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dc.contributor.authorMüller, Oliver
dc.contributor.authorWilson, Bryan
dc.contributor.authorPaulsen, Maria Lund
dc.contributor.authorRumińska, Agnieszka
dc.contributor.authorArmo, Hilde R.
dc.contributor.authorBratbak, Gunnar
dc.contributor.authorØverås, Lise
dc.description.abstractOne of the most abundant archaeal groups on Earth is the Thaumarchaeota. They are recognized as major contributors to marine ammonia oxidation, a crucial step in the biogeochemical cycling of nitrogen. Their universal success is attributed to a high genomic flexibility and niche adaptability. Based on differences in the gene coding for ammonia monooxygenase subunit A (amoA), two different ecotypes with distinct distribution patterns in the water column have been identified. We used high-throughput sequencing of 16S rRNA genes combined with archaeal amoA functional gene clone libraries to investigate which environmental factors are driving the distribution of Thaumarchaeota ecotypes in the Atlantic gateway to the Arctic Ocean through an annual cycle in 2014. We observed the characteristic vertical pattern of Thaumarchaeota abundance with high values in the mesopelagic (>200 m) water throughout the entire year, but also in the epipelagic (<200 m) water during the dark winter months (January, March and November). The Thaumarchaeota community was dominated by three OTUs which on average comprised 76% ± 11 and varied in relative abundance according to water mass characteristics and not to depth or ammonium concentration, as suggested in previous studies. The ratios of the abundance of the different OTU types were similar to that of the functional amoA water cluster types. Together, this suggests a strong selection of ecotypes within different water masses, supporting the general idea of water mass characteristics as an important factor in defining microbial community structure. If indeed, as suggested in this study, Thaumarchaeota population dynamics are controlled by a set of factors, described here as water mass characteristics and not just depth alone, then changes in water mass flow will inevitably affect the distribution of the different ecotypes.en_US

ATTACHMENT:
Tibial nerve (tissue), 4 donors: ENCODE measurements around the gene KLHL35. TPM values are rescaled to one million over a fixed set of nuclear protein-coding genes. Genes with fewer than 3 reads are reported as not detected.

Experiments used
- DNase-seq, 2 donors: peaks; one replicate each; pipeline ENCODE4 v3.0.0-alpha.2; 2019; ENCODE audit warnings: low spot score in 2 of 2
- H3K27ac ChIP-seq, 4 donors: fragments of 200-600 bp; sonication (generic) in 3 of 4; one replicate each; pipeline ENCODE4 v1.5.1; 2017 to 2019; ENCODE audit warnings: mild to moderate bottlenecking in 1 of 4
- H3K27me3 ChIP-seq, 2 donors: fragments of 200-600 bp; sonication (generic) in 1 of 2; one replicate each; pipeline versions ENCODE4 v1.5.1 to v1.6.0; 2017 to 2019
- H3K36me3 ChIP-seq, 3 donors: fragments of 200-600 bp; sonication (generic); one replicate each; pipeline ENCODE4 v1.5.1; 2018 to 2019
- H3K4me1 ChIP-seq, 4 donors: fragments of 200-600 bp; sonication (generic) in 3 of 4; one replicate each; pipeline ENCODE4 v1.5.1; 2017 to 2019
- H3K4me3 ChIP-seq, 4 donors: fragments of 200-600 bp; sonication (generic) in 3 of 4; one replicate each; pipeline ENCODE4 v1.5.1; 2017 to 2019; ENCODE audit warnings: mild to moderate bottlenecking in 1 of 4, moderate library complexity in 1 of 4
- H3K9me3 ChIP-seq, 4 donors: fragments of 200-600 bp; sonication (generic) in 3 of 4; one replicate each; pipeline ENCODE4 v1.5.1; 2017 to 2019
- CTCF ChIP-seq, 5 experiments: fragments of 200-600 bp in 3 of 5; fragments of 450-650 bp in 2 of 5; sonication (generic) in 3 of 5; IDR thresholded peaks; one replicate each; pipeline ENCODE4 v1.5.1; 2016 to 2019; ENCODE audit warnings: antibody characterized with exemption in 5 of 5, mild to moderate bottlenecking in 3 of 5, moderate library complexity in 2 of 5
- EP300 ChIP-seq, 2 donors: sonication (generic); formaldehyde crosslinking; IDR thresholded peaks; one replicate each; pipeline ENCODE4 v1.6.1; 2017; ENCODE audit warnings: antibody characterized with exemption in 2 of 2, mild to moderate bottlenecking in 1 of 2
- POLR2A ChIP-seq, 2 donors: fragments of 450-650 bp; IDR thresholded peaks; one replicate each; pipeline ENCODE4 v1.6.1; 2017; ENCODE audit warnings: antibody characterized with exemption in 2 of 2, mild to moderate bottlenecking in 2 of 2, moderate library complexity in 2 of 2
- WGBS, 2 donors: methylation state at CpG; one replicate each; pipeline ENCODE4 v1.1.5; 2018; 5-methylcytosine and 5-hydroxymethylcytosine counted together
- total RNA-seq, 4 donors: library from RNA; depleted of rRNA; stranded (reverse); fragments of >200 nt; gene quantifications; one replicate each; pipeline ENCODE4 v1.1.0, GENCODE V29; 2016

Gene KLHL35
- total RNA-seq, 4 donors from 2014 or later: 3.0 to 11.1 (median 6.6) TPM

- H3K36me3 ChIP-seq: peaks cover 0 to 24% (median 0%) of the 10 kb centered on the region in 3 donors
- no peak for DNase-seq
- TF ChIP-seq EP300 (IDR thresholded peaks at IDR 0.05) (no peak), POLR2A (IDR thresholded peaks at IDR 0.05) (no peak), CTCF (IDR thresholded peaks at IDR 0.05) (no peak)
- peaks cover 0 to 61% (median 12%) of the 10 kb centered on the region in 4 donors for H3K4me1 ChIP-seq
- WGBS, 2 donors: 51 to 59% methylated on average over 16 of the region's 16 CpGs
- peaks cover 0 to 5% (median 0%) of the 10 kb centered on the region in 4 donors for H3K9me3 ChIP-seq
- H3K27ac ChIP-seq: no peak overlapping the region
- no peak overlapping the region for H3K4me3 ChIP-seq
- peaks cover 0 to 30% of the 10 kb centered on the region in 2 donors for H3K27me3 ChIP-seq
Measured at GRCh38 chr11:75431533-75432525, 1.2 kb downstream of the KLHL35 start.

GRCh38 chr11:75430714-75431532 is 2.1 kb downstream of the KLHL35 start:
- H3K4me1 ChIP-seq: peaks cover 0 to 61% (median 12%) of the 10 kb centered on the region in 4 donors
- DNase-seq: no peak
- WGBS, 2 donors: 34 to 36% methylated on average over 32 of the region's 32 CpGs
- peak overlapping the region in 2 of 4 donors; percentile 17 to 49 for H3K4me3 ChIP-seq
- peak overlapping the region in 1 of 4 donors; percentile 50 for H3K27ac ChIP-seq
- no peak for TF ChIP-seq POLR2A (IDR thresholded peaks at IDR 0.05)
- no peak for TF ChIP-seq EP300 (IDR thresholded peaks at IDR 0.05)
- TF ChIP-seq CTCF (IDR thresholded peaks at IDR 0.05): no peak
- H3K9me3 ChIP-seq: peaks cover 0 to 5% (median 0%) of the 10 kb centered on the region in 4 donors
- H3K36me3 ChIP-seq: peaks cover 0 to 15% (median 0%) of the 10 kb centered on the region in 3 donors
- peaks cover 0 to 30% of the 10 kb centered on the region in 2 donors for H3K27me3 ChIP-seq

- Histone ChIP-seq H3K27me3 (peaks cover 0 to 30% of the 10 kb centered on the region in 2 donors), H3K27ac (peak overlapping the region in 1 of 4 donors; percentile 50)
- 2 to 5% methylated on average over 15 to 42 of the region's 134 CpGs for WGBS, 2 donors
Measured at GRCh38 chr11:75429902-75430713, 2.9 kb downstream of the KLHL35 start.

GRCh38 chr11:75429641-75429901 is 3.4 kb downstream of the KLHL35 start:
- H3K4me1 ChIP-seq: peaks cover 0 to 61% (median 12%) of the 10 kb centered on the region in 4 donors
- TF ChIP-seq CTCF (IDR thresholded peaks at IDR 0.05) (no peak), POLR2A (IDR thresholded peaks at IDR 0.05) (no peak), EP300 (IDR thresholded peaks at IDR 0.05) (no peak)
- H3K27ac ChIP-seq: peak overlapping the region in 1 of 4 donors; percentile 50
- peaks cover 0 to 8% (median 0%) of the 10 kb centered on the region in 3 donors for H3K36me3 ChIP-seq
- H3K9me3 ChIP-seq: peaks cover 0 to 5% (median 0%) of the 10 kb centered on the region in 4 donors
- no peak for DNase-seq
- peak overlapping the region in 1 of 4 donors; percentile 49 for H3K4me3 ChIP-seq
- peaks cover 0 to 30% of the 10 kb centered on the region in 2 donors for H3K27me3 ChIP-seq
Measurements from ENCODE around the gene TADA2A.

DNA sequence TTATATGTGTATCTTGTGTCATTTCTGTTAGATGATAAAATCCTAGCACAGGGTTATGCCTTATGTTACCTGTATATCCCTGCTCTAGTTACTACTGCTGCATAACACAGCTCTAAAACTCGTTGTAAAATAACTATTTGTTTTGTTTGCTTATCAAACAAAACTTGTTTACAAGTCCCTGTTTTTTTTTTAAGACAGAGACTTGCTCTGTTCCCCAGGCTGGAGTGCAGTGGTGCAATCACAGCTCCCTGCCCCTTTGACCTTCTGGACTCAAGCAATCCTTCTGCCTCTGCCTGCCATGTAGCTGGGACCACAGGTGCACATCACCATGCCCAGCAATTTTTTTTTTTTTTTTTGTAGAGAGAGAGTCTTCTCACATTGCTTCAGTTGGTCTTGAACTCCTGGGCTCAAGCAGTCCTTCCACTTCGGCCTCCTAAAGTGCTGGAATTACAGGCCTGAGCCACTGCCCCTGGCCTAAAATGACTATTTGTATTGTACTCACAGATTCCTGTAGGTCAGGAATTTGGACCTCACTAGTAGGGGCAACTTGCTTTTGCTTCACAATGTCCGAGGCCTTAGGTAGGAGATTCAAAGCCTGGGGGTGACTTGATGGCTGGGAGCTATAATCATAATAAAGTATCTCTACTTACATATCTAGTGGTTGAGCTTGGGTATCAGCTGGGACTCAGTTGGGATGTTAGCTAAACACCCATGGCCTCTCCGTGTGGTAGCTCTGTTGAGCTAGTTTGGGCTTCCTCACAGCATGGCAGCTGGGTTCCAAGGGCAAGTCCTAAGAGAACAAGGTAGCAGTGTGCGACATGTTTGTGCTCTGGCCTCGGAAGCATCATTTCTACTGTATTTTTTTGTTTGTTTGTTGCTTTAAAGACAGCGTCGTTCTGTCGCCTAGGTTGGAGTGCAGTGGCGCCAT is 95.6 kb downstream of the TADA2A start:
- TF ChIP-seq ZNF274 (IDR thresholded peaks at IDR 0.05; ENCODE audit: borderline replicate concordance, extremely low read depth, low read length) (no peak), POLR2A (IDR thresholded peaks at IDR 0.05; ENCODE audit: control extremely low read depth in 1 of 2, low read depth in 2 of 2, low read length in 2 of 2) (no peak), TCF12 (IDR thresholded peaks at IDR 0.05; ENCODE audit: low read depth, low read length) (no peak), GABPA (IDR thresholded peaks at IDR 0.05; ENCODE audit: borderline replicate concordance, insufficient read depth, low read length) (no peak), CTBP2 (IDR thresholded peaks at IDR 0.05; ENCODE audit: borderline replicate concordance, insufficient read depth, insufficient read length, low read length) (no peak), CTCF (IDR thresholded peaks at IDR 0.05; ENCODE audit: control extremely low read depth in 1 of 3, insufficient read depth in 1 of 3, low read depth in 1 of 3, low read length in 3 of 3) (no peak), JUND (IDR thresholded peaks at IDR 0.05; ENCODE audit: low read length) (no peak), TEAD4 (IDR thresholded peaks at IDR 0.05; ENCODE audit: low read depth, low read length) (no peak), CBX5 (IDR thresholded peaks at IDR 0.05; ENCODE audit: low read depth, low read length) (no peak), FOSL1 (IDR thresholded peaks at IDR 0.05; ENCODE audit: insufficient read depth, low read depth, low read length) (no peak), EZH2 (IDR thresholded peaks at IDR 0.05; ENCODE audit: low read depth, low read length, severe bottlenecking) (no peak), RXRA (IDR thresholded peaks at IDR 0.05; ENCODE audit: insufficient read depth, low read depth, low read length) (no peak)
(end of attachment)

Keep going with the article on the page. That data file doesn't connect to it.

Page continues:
dc.relation.ispartof<a href="" target="blank">Implications of a changing Arctic on microbial communities: Following the effects of thawing permafrost from land to sea</a>en_US
dc.rightsAttribution 4.0 International (CC BY 4.0)eng
dc.titleSpatiotemporal Dynamics of Ammonia-Oxidizing Thaumarchaeota in Distinct Arctic Water Massesen_US
dc.typePeer reviewed
dc.typeJournal article
dc.rights.holderCopyright the Author(s)en_US
dc.source.journalFrontiers in Microbiology
dc.subject.nsiVDP::Matematikk og Naturvitenskap: 400::Zoologiske og botaniske fag: 480::Marinbiologi: 497en_US

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Attribution 4.0 International (CC BY 4.0)
Except where otherwise noted, this item's license is described as Attribution 4.0 International (CC BY 4.0)